(Left) A Christmas Carol by Charles Dickens, Harry Potter and the Deathly Hallows by J.K. Rowling
Aug. 20: Parents want their children to read Charles Dickens’ classic A Christmas Carol more than any other book during their lifetime.
A survey by the University of Worcester discovered one in five parents wanted their children to experience the Victorian Christmas tale more than any other fictional novel.
Two thousand adults were asked to reveal which books they considered to be must-reads for the next generation.
The Harry Potter series by J.K. Rowling was a close second, followed by The Lord of The Rings triology by JRR Tolkien in third place.
Others in the list were Pride and Prejudice, by Jane Austen, Lewis Carroll’s Alice in Wonderland and Animal Farm by George Orwell. Jane Austen’s Pride and Prejudice was fourth in the list.
The Hobbit by J.R.R. Tolkien, which is set to appear in cinemas as a Hollywood blockbuster later this year, sits at ninth in the list, and To Kill a Mockingbird by Harper Lee is the tenth must-read.
The findings mark the opening of The Hive — Europe’s first joint University and public library. Anne Hannaford, director of information and learning services at the University of Worcester, said: “It is interesting to see that most of the popular books to pass down the generations have strong moral messages entwined in them.
“The books that feature in the top 10 all provide thought-provoking content and characters, so it is clear that parents value these books for providing challenging thoughts which can last a lifetime.
“It is great to see that parents want to share their love of reading and their favourite books with their children and we see this every day at The Hive with parents reading with their children in the library.”
From the poll, it was also revealed Alice in Wonderland is today’s most-read book, with 41 per cent of adults having read it. More than one third have read C.S. Lewis’s The Lion, The Witch and The Wardrobe, which was following closely by Kenneth Grahame’s The Wind in The Willows and Roald Dahl’s Charlie and the Chocolate Factory with 37 per cent and 36 per cent of adults having read these books.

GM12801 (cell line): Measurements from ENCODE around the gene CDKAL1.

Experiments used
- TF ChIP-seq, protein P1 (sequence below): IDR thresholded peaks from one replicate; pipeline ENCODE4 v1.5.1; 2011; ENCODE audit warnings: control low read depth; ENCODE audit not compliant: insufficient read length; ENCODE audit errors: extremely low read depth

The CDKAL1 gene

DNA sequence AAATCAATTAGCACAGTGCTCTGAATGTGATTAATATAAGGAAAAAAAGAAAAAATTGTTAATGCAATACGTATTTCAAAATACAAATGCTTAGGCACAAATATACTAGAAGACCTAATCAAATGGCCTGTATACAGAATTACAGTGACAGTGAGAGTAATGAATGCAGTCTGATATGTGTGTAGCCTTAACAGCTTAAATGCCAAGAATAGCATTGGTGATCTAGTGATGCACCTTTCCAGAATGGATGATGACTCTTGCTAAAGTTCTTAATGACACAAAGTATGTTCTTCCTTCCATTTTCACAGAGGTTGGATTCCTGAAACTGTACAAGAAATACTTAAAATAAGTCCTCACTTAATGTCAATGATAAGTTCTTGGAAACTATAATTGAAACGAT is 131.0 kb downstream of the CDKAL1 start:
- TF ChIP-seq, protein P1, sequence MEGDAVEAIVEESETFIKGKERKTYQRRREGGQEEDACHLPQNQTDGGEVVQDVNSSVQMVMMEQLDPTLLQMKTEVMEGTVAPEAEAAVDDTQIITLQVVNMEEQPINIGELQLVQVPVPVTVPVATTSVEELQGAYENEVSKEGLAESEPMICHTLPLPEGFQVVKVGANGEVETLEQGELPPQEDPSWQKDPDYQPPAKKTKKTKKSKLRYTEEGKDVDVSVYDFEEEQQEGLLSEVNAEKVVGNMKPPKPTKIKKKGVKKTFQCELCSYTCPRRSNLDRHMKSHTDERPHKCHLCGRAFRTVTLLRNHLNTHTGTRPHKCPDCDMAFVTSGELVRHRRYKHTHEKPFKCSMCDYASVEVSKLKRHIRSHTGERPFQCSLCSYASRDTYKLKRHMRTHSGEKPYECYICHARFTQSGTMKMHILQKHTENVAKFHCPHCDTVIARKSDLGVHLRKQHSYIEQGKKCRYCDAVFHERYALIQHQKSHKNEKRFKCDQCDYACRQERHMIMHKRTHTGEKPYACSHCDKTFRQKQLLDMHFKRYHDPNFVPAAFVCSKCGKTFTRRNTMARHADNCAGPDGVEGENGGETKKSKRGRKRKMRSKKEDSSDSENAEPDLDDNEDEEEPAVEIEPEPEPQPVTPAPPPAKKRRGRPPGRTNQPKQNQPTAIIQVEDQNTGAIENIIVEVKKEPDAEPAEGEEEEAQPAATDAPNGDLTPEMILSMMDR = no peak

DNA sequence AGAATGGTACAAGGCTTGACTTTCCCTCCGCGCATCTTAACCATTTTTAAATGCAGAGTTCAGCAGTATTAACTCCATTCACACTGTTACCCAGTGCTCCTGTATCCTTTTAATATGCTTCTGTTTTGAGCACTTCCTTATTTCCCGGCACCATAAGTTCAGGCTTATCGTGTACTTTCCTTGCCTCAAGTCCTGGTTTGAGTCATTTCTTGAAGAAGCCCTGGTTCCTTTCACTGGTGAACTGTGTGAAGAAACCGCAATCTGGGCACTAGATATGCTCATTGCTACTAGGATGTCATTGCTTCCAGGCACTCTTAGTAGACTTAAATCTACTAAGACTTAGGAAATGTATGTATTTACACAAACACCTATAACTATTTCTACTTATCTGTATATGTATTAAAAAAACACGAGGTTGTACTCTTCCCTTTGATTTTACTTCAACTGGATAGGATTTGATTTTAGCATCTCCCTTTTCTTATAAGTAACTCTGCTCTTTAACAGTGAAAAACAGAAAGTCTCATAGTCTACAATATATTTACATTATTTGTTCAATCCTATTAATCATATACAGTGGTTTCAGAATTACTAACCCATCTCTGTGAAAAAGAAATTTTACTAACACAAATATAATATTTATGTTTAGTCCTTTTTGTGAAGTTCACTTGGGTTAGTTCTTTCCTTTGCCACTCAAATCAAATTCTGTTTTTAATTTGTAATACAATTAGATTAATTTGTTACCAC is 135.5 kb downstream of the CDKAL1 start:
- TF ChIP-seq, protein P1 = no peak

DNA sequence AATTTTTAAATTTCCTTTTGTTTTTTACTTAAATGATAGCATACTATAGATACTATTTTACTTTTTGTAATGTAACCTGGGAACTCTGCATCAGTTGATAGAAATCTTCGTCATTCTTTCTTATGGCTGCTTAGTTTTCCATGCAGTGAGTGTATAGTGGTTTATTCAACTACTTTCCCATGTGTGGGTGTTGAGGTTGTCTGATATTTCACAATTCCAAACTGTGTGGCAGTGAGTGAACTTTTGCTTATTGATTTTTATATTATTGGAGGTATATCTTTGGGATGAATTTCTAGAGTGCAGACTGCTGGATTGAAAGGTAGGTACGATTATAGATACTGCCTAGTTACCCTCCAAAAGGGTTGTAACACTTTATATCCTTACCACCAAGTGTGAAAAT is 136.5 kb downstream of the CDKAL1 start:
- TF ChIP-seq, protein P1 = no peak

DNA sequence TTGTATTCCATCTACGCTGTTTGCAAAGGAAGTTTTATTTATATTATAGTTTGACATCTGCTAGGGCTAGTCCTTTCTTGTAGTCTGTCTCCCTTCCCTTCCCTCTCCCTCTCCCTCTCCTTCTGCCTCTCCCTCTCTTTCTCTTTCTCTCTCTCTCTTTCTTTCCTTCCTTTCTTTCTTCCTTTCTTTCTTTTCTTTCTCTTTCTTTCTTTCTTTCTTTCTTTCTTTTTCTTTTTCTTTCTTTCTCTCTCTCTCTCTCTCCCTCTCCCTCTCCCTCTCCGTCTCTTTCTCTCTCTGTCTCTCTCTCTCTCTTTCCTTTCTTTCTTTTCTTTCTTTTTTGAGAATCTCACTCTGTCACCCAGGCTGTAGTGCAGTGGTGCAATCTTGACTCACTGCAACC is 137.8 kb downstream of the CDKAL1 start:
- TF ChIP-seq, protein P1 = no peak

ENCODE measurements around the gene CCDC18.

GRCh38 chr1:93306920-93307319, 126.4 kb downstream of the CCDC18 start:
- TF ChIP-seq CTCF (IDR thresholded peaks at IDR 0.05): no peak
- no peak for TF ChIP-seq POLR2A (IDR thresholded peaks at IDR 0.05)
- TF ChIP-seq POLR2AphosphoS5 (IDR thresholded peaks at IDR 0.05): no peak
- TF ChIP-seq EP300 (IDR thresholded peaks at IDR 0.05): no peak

The Lion, the Witch and the Wardrobe was also in the top ten. The survey also revealed that one in five 18 - 24 year olds would pretend to have read a book to impress someone and that 35 - 44 year olds are the most avid library visitors — nearly half of the age group say they visit the library.
Fifty four per cent of adults said they missed reading, with 30 per cent admitting they have not read a book in ages.
One in five adults are unsure of where to look for a good book and believe they would read more if they knew which they would enjoy — 27 percent of adults therefore choose a book by its cover. Anne said: “Time is so precious nowadays that many people don’t have the luxury to read as much as they used to, therefore making the right decision on what to read is more important than ever.
“Investment in libraries and in particular, children’s libraries is vital for literary development of the next generation and visiting a modern library such as The Hive in Worcester provides an ideal opportunity for both adults and children to sample a range of literature without having to commit to buying a book.
“In addition, library staff are always happy to help people choose books to read.”